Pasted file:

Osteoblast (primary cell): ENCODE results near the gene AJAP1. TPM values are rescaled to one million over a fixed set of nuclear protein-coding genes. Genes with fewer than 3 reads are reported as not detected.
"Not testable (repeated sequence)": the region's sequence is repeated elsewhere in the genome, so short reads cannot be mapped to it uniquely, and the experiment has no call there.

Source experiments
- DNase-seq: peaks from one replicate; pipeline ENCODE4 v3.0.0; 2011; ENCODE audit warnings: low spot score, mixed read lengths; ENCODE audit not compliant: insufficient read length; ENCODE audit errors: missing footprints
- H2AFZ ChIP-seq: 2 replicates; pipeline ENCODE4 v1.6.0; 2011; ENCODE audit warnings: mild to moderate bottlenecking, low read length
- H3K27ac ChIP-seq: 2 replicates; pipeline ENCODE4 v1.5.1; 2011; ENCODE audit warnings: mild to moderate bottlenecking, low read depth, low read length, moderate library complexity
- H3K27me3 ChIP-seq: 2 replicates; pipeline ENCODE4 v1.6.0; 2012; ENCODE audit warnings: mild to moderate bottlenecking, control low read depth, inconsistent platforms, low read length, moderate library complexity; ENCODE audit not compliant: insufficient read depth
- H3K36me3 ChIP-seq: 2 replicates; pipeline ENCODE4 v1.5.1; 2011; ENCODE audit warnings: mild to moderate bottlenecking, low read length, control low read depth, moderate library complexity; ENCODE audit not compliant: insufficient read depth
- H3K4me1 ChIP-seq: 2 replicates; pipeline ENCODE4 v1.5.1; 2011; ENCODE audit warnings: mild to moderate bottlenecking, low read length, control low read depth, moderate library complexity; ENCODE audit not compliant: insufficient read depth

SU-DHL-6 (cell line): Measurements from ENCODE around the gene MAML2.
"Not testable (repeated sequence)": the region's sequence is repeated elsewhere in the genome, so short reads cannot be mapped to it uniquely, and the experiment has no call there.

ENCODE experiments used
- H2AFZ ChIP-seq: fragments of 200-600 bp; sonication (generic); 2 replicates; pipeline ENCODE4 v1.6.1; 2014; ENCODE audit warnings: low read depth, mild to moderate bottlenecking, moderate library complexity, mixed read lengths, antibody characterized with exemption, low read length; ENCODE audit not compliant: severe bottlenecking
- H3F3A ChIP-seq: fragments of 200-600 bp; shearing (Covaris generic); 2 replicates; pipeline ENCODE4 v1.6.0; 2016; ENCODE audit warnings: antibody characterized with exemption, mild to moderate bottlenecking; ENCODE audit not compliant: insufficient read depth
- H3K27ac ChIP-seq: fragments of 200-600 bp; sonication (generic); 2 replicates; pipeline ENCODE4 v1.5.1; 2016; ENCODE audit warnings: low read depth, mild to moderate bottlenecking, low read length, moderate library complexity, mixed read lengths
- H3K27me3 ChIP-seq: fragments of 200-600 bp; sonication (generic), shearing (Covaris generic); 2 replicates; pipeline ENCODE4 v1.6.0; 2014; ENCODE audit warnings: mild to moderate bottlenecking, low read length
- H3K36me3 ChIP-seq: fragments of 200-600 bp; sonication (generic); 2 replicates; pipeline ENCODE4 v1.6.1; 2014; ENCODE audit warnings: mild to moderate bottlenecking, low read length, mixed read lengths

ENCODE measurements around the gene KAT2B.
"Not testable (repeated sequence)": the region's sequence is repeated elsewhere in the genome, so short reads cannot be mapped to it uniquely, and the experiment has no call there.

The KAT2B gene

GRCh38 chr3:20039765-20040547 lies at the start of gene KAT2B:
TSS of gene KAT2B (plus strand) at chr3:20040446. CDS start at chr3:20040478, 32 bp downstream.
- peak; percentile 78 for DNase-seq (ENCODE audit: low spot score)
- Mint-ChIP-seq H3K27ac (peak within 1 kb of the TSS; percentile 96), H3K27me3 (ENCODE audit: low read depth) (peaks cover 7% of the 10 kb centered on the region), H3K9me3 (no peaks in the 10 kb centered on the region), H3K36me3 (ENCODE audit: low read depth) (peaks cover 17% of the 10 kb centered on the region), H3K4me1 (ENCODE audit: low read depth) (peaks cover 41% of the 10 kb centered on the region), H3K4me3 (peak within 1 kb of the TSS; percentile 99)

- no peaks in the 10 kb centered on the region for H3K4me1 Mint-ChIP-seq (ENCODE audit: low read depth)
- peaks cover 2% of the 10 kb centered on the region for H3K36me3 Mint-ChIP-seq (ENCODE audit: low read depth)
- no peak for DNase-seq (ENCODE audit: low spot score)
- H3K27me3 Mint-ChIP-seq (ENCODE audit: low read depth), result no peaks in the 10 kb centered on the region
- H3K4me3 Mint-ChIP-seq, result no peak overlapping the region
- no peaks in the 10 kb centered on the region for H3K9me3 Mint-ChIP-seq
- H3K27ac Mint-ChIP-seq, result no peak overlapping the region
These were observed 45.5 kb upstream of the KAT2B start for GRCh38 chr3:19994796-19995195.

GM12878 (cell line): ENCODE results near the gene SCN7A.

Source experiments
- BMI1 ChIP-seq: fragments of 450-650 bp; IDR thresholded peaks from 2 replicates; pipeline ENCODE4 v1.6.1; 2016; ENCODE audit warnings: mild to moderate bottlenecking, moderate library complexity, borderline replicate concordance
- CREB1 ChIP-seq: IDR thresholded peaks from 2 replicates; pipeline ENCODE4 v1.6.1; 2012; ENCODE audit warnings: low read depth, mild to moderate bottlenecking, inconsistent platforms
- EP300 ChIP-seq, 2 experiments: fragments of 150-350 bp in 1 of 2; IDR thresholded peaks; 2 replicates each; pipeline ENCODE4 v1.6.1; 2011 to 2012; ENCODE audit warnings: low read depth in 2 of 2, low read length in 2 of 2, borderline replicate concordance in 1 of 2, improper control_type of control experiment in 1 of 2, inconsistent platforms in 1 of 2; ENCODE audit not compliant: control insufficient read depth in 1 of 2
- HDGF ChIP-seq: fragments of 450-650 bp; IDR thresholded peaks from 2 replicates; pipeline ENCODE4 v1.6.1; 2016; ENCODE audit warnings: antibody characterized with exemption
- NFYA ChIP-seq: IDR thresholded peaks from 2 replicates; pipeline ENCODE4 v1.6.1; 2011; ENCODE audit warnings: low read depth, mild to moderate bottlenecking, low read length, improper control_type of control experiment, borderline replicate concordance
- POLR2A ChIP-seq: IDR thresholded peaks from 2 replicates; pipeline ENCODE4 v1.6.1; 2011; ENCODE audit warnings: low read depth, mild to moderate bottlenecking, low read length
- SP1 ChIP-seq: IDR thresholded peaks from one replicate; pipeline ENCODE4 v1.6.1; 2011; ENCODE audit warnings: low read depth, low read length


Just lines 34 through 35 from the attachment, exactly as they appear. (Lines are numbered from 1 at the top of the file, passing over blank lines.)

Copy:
Source experiments
- BMI1 ChIP-seq: fragments of 450-650 bp; IDR thresholded peaks from 2 replicates; pipeline ENCODE4 v1.6.1; 2016; ENCODE audit warnings: mild to moderate bottlenecking, moderate library complexity, borderline replicate concordance